WORD STUDY: HIS CUP – (Aramaic) כסא
Matthew 26:39: “And he went a little further, and fell on his face, and prayed, saying, O my Father, if it be possible, let this cup pass from me: nevertheless not as I will, but as thou wilt.”
For me, one of the great mysteries of this story when Jesus was praying in the garden was when He was asking the Father to let this cup would pass from Him. I have always been troubled by this passage of Scripture. Just what is this cup? Was it the coming crucifixion that He could not face? I had been taught, even as a child, that this was the greatest lesson in obedience. Here Jesus is facing torture and death and is struggling against the will of his Father, not wanting to give up his life, but in the end he submits and voluntarily gives up to the torture and death that awaits him saying: “Not my will but thine be done.”
The other day in my disability bus I drove by the Olive –Harvey City College in Chicago. I asked my passenger who Olive –Harvey was. I was told that this college is really two colleges that merged and both were named after two Vietnam soldiers who won the Medal of Honor. Both died in action. Benton Harvey, Jr. died when he charged a machine gun position to allow his comrades to carry two wounded soldiers into a helicopter and PFC Milton Lee Olive died when he threw himself on a grenade to save his comrades. Both knew exactly what they were doing and they did not hesitate to save the lives of their comrades knowing full well it would not only cost them their own lives but they might suffer extreme pain or torment as a result.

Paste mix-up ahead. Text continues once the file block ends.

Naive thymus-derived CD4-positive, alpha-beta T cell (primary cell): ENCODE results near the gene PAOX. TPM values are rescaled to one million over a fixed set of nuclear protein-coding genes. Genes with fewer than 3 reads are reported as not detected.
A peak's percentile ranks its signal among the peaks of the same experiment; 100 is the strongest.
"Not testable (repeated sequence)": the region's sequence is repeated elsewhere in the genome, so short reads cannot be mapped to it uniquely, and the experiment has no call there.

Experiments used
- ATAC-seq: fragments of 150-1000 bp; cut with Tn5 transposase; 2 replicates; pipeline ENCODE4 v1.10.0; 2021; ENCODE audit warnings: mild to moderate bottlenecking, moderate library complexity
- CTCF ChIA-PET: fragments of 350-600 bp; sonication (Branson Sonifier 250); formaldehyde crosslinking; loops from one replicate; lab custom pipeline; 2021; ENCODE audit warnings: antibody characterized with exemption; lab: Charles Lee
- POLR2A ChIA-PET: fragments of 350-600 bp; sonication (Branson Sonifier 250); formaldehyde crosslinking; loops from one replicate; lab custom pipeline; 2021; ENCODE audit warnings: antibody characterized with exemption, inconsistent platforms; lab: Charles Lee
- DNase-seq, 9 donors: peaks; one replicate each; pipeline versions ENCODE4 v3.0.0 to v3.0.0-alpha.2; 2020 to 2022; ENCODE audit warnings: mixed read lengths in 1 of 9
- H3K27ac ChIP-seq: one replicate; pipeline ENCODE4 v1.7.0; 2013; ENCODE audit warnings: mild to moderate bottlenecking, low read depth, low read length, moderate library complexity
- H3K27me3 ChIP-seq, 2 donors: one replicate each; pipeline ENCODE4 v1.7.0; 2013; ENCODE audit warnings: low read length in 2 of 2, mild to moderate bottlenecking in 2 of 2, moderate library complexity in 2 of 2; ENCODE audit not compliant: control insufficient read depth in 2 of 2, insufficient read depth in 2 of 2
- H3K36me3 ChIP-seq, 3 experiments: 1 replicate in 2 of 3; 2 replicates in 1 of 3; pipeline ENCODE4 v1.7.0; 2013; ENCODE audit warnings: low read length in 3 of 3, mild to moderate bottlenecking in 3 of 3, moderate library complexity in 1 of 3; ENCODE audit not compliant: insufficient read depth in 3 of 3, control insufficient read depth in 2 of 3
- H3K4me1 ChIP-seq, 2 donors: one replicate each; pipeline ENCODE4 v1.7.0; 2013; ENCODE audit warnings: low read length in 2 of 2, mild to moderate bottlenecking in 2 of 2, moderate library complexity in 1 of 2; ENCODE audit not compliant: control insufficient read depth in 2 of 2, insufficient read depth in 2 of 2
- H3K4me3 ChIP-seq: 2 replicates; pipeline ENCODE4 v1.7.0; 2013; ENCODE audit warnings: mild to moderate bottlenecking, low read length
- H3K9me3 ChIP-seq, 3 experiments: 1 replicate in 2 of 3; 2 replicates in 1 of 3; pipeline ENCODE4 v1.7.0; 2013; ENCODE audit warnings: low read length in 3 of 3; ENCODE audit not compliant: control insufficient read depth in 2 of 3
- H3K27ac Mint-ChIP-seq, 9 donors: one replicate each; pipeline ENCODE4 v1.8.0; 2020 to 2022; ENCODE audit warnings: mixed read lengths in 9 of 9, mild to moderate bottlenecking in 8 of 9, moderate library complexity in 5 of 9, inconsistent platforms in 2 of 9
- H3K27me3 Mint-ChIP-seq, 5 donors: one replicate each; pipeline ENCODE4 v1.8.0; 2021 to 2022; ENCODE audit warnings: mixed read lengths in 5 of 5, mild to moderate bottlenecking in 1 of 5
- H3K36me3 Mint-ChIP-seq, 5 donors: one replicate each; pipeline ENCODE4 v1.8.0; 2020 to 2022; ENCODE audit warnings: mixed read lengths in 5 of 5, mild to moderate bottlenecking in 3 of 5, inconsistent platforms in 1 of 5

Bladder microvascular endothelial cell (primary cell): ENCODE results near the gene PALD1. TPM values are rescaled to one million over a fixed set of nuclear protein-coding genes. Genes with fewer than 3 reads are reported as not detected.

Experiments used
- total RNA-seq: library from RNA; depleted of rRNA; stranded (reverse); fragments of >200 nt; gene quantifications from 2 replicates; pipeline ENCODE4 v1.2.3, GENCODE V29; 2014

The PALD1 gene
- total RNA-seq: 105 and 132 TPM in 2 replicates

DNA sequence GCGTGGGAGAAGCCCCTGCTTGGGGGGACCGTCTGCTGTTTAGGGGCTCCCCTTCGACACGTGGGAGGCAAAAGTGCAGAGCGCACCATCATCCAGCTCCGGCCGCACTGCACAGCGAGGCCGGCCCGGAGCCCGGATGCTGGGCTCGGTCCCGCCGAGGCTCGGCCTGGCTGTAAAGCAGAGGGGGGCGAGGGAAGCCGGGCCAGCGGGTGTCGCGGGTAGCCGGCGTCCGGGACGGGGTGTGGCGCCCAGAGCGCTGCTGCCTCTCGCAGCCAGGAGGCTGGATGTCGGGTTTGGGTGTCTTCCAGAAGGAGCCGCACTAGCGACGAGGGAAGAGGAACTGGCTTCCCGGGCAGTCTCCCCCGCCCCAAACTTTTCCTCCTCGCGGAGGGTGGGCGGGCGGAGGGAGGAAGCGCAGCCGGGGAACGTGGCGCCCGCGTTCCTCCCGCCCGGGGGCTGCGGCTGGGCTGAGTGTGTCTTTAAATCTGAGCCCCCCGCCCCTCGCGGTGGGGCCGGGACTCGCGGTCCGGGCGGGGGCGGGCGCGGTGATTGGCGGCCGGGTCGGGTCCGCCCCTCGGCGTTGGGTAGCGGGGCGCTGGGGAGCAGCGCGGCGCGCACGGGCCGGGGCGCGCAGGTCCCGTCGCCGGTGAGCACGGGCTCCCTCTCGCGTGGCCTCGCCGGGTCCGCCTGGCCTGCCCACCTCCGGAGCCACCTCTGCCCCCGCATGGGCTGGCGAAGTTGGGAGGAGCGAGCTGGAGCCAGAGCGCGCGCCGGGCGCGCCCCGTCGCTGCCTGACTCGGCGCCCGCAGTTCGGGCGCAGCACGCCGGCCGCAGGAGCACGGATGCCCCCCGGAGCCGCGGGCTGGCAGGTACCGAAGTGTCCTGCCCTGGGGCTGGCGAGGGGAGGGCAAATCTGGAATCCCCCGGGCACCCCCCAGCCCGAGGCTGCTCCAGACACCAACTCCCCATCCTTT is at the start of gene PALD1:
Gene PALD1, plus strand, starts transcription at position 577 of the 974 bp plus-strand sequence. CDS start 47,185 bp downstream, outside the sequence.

If human beings are capable of such heroic acts, then how much more is the God who created them capable of? Which begs the question, if God is perfect in love and loves us with this perfect love, why did He hesitate to go to the cross as this passage suggests. Did He really have this time of indecision, worried about His own gizzard? Then finally, after a long struggle He gives up and says: “Alright, already, Father you win, I’ll go, I’ll go if you order me.” Ok, maybe you read this differently, maybe this passage does not trouble you but it does me. I spent 45 years of my life studying the Bible in Greek, Hebrew and Aramaic for a minimum of three to four hours a day so I could come to some peace over passages such as this one. So you will have to forgive me if I happen to read my own bias into this passage.
Jesus spoke an Old Galilean form of Aramaic (not Greek) which practically all Biblical scholars agree. When we read this story from the Aramaic version of the Bible, the Peshittta we come up with a little different rendering. First and foremost is the use of the word that is used for cup in Aramaic which is the word kasa. It does mean cup but its earlier Semitic root is the word used for a pelican or stork. Pelicans and storks were noted for their gentle loving care of their young. In fact they would care for young that was not their own. If one their chicks died the legend was that the mother would resurrect her young chick by feeding it with her own blood. Hence, Cup became a euphemism in the Aramaic for deep, heartfelt caring. That long pouch on the pelican looks like a cup hence the future rendering of cup. This is the same word Jesus used at the last supper when He said that this cup (not this wine) is my blood. In other words this nurturing love is my blood. The Semitic mindset of the disciples would have allowed them to see a little play on words in this context and pick up on this euphemism. Stop and think about it next time you take communion and the leader says: “This is my cup.” Keep in mind he is not talking about the wine but of God’s lovingkindness and that it would be his blood that would resurrect us and restore us to a rightful position with Him.